Listen to Bernanke’s response when Steve Leisman asks him why QE didn’t achieve it’s goal of lowering interest rates but instead had the unintended consequence of raising commodity prices.

    Not only does he avoid the question but he obviously has no intention of taking responsibility for the consequences of his actions. Just like he accepts no responsibility for his part in the collapse of `08.

    This is the man controlling our money.

    You and I have to work and produce something in order to get paid. Some one explain to me why it is OK for the Fed to create money out of thin air and then exchange that for real goods.

    If you or I were to do that it would be called counterfeiting and we would go to jail. When the Fed does it is it any less an act of counterfeiting? Is the Fed not stealing from each and every one of the citizens in this country when they print money?

    The answer is of course they are. Not only that but it’s immoral. What gives the Fed the right to print money when the rest of us have to work and produce?

    The creation of the Federal reserve was the greatest scam and the greatest theft ever pulled on the American public. And while some may think Ben averted a depression we will find out in the years to come that all he did was delay the inevitable and in the end create a much worse fate for all of us.

    And in the process he continued the grand tradition of the Federal reserve by stealing a little bit more of the public’s wealth.

    This guy is a thief and a fraud. He stole from me and he stole from every one of you. He’s certainly not going to get any sympathy from me.

  25. Gary

    Show me one time in history where the market just churned sideways.

    Let me narrow that a bit. Show me one time in history when the market was locked in a secular bear trend that it just churned sideways.

    I can save you the trouble, there are none. Why? Because the policies employed to achieve a sideways churn have unintended consequences.

    Ie the printing of money to prop up the stock market leads to a debased currency, a secular bear market in bonds and inflation. Inflation leads to compressed profit margins and ultimately a collapse in discretionary spending.

    When that happens another recession begins.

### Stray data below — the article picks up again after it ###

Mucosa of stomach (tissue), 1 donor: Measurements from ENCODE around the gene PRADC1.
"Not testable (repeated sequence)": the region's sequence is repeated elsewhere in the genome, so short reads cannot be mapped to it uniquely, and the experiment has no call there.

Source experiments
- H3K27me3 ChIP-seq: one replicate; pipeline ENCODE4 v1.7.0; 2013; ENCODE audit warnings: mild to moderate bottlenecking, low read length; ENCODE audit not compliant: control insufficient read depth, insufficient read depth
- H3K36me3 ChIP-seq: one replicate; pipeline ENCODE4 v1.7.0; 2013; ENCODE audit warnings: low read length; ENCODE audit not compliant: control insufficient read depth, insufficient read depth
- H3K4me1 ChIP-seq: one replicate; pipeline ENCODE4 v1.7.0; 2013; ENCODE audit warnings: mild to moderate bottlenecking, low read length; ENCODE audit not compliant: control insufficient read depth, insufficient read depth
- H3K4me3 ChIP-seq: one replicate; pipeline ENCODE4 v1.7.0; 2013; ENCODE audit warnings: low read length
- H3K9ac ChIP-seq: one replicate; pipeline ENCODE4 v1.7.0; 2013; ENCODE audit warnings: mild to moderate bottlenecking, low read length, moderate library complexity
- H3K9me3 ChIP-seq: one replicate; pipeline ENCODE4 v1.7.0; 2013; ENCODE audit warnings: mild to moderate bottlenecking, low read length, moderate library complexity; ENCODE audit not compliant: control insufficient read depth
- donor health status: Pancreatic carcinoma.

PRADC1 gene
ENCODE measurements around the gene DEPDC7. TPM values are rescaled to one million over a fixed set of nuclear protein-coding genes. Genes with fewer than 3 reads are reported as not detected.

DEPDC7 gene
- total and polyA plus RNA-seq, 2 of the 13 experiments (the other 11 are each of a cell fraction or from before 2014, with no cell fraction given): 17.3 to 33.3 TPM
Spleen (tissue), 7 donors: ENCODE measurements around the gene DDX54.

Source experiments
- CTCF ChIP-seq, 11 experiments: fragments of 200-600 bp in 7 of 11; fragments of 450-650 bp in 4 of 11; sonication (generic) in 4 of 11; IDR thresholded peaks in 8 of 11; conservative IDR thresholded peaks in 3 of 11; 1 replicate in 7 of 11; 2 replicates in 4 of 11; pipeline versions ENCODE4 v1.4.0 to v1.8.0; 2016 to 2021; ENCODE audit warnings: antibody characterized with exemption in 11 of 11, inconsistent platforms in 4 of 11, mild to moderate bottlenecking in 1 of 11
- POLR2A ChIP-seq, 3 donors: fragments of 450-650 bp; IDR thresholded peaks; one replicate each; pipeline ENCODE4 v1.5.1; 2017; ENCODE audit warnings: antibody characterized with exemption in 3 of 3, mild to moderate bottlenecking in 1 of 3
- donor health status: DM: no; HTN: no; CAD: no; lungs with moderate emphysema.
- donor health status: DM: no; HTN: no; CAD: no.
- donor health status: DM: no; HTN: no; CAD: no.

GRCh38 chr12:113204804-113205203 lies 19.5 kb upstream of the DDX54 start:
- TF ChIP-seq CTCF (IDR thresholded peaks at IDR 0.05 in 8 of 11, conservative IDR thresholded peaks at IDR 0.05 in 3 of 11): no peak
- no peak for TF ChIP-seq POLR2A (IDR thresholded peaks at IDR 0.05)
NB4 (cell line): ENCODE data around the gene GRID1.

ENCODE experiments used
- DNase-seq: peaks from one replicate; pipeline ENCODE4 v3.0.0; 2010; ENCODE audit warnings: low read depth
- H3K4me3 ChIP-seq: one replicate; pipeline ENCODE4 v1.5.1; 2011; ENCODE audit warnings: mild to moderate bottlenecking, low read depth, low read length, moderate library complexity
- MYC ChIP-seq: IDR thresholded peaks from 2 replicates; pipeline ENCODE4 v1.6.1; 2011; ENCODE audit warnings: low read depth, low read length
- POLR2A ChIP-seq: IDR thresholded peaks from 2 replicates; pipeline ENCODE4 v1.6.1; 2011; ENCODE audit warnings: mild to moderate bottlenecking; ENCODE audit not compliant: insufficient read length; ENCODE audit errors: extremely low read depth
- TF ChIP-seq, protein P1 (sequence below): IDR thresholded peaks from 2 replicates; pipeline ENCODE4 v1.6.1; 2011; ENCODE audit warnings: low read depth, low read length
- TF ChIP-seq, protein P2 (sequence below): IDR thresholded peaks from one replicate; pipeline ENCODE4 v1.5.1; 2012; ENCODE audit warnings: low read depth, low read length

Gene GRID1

As much as we would all like to believe in magic it simply doesn’t work in the world we live in.

    Folks there is no free lunch in this world. Never has been, never will be.

  26. David

    Bernanke didn’t create either of the two bubbles we’ve just lived through. Greenspan did.

    As recently released transcripts of meetings in 2005 show, many Fed governors, including Tim Geithner, insisted on the existence of a housing bubble and urged that something should be done about it. Greenspan would have none of it.

    There is no question that Bernanke abetted Greenspan. But he is not the architect of all this. If anything, he’s a petty bureaucrat who is trying desperately to keep the house of cards — a house of cards he didn’t build — from falling apart on his watch.

    What would you do if you were in Bernanke’s position in 2008? It’s easy to insist that Bernanke should have simply let the whole global economy fall apart, but I doubt that there are very many people who are willing to have the responsibility for the human consequences of a global depression fall on their shoulders.

    I seriously question whether Gary himself, if given the job of Fed chairman, wouldn’t ultimately wind up trying to kick the can down the road and hope that the system heals itself in the interim. Because the “solution” that he’s proposing — letting the global economy implode — would have grave and immediate consequences.

    If anything, this is the crux of the argument for abolishing the Fed. It’s not that the Fed is evil, but that human beings are inevitably going to avoid unpleasant short-term political outcomes even at the expense of a worse long-term outcome. If Bernanke were evil, the answer would be easy — just replace him. But it’s not that easy. This is why the Fed should be abolished, and the market should set interest rates.

  27. Gary

    Actually if Gary was the head of the Fed he would have done exactly that because Gary has read history and he knows that a depression is inevitable no matter what one does. But the countries that have allowed the cleansing to run it’s course only suffer for 2-3 years on average.

    Once the cleansing process has run its course every country in history that has chosen the correct path end coming out the other side with some of the highest growth rates in the world.

    So if you ask me; would I be willing to trade 3 years of misery to achieve the ultimate goal of a golden age as opposed to a short term fix and 20 years of even greater misery?

    It is a price I would pay gladly.

  28. David


    I didn’t mean to imply that you don’t know what the right course of action is, but that it’s very difficult for any of us to appreciate how hard these choices are when making them in real time.